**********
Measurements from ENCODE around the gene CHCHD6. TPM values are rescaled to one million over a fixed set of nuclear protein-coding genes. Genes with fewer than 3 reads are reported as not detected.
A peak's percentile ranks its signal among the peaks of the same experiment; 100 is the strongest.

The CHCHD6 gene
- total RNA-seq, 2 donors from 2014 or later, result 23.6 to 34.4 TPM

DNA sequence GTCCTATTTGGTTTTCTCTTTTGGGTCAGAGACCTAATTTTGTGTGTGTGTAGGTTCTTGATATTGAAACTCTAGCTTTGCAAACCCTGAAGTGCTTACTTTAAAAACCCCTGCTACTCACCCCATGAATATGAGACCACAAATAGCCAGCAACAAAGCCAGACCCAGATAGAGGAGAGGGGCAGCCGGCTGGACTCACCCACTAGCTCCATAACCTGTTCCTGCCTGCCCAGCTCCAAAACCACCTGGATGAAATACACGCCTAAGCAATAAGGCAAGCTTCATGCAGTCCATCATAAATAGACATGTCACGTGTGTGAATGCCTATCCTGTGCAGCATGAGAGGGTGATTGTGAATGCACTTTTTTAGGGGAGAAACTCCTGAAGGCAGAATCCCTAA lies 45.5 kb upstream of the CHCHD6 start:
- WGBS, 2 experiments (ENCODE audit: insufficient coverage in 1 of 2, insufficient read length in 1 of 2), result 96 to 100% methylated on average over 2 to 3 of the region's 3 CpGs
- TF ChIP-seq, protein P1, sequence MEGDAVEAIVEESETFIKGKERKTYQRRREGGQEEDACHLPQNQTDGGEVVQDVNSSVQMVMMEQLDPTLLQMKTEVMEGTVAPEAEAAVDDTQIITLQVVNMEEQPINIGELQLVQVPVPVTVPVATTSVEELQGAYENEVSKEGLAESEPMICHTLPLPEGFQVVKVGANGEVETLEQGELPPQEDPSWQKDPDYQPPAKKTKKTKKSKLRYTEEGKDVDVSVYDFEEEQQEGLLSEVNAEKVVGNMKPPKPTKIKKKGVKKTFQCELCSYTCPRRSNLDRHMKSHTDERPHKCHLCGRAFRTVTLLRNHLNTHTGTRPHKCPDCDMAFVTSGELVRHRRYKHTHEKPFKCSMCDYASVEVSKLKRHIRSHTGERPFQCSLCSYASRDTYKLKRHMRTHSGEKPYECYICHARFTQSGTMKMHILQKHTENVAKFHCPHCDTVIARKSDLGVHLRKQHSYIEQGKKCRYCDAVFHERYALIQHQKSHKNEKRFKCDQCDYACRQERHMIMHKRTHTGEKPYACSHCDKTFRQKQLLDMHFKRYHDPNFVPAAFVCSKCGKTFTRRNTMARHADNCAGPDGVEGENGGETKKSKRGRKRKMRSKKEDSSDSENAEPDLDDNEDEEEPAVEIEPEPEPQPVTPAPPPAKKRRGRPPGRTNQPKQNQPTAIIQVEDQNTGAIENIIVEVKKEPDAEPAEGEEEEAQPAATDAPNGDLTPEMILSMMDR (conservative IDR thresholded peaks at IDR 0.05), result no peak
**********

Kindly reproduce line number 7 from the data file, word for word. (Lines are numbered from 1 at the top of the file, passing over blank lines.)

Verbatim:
- TF ChIP-seq, protein P1, sequence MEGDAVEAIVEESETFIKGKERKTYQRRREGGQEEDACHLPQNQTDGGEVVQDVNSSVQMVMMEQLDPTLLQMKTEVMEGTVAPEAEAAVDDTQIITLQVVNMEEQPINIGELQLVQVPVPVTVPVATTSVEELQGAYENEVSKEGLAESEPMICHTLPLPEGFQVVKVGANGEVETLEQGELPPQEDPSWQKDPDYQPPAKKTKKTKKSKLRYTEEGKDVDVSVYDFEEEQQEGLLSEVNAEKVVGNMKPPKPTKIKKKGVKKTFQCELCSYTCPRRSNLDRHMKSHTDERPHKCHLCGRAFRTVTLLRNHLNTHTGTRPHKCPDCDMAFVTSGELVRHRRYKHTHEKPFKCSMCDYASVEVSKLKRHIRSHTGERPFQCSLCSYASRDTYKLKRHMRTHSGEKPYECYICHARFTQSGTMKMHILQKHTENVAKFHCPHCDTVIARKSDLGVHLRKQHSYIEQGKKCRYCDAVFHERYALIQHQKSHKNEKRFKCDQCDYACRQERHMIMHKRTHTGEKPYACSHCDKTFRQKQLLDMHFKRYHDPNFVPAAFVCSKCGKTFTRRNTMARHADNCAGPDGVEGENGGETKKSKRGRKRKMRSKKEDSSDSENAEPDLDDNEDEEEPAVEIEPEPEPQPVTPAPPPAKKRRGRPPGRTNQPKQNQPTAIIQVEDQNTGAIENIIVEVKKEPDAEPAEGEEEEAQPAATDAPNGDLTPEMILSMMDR (conservative IDR thresholded peaks at IDR 0.05), result no peak